General Selva is not the only currently serving defense official to recognize the need to pay attention to climate’s impacts on instability. Lucian L. Niemeyer, who was recently confirmed as assistant secretary of defense for energy, installations and environment (IE&E), wrote in his responses to questions provided in advance of the hearing that “the climate plays a pivotal role in DoD’s ability to execute our missions. The Department has always considered risks from climate related effects such as high winds, precipitation, extreme temperatures and drought to mission readiness and execution.” If confirmed, he agreed to “work with the Military Departments to ensure our facilities and installation plans appropriately consider the impact of a changing climate.”

Niemeyer quoted Secretary of Defense James Mattis, who said “the Department should be prepared to mitigate any consequences of a changing climate, including ensuring that our shipyards and installations will continue to function as required.” In his own testimony, Mattis wrote that “climate change can be a driver of instability and the Department of Defense must pay attention to potential adverse impacts generated by this phenomenon.”

Hotspots of Climate—and Conflict

The testimony from these current Defense Department leaders is backed up by a number of former and retired military leaders who also recently testified on Capitol Hill. “The mission of the Department of Defense is simple and straightforward – it is to provide the military forces needed to deter war and to protect the security of our country. Implicit in that mission is that our military needs to be prepared for every threat.  Unfortunately, climate change is one of those,” said retired U.S. Marine Corps Brigadier General Stephen Cheney, chief executive of the American Security Project, on July 12, 2017, at a roundtable discussion hosted by the House Science Committee.

Cheney was one of six panelists—including two retired rear admirals, David Titley and Ann C. Phillips, as well as former Deputy Undersecretary of Defense for Environmental Security Sherri Goodman—who agreed that climate change poses a real threat to the military’s readiness and operations, and thus to American national security.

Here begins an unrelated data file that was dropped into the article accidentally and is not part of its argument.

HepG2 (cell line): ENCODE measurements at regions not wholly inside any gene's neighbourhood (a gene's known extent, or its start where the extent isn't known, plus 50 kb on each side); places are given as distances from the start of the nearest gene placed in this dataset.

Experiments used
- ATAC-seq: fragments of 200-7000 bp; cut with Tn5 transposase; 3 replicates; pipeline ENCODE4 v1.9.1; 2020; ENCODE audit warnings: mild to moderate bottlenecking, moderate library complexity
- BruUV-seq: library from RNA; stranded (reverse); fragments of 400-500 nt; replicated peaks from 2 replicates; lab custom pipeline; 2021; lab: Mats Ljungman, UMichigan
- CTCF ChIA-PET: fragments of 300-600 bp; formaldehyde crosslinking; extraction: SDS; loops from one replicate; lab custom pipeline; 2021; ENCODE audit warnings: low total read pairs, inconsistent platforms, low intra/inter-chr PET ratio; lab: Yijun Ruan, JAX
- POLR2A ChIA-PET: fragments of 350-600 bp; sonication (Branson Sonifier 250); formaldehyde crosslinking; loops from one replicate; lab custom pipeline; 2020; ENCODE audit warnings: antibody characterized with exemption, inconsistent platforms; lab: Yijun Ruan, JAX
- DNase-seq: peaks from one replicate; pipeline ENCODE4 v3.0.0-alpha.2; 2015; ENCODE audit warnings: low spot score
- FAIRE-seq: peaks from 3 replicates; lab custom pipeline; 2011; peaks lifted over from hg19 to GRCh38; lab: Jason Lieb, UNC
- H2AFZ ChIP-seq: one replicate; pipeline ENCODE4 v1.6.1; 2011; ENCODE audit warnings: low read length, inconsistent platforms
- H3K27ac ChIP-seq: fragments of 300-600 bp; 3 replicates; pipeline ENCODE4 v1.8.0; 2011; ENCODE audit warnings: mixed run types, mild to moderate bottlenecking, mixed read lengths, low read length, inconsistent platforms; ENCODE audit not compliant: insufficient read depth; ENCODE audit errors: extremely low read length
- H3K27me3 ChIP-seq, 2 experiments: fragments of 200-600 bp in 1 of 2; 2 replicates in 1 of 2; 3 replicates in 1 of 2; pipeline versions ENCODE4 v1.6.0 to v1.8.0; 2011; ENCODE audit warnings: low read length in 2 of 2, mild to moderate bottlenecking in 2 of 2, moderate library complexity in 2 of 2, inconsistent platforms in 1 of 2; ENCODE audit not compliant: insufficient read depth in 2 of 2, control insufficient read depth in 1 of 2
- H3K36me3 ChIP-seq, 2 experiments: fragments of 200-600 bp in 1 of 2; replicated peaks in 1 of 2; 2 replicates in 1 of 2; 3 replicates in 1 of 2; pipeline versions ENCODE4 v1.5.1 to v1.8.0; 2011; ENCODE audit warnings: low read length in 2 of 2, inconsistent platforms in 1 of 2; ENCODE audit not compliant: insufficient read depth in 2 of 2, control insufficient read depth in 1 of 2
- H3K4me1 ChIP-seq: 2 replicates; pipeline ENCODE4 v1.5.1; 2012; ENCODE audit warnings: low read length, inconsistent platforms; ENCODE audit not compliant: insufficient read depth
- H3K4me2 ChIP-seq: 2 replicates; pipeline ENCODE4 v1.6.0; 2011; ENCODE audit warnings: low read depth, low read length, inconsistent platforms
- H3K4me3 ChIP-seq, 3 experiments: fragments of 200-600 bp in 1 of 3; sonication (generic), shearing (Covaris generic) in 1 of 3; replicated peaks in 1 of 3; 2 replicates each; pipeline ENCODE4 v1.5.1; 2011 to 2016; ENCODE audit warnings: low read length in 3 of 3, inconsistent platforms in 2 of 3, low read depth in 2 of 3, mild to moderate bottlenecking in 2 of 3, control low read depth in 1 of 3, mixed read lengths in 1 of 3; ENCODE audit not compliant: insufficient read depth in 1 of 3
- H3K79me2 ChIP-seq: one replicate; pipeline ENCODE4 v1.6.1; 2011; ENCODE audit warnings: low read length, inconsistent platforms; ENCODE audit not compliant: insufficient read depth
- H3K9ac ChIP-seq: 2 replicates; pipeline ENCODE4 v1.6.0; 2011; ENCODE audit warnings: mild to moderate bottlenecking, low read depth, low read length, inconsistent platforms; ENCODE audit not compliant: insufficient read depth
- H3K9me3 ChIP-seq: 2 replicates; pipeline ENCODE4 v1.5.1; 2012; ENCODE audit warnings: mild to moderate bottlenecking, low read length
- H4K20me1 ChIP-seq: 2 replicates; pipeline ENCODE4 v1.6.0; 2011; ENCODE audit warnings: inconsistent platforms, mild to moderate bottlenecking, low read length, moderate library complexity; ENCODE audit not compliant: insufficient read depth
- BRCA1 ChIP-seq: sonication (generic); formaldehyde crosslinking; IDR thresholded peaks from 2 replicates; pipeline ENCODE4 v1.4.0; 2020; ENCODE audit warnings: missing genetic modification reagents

Where should we focus our limited resources? Climatic “hotspots”—regions that will demonstrate instability over the next 20 years—need to come to the forefront of the defense radar—but they might, as General Selva said, be in places “we hadn’t previously had to pay attention to.”

“The U.S. needs to improve its capacity to predict the likely locations of violent disruptions fueled in part by the consequences of climate change,” said Goodman, who is currently a senior fellow at the Wilson Center. She pointed to melting ice in the Arctic Ocean as a potential source of geopolitical jostling: “The region is more accessible to a wide variety of human activities including shipping, resource extraction, fisheries, tourism and other commerce. This activity level will accelerate in the coming decades. The increased activity brings high levels of risk to that fragile area.” These changes will require investment in marine infrastructure, improved telecommunications, stringent resource extraction standards, and protected land for Alaskan Natives, among many other safeguards. “The United States and the international community are not prepared for the pace of change in the Arctic,” she said.

The United States is in a powerful position to spearhead these issues, developing the predictive capability to address the forthcoming threats of climate change. In her concluding remarks, Senator Warren said, “We need you to lead today on this challenge, General. Tomorrow may be too late.”

Listen to Gen. Selva remarks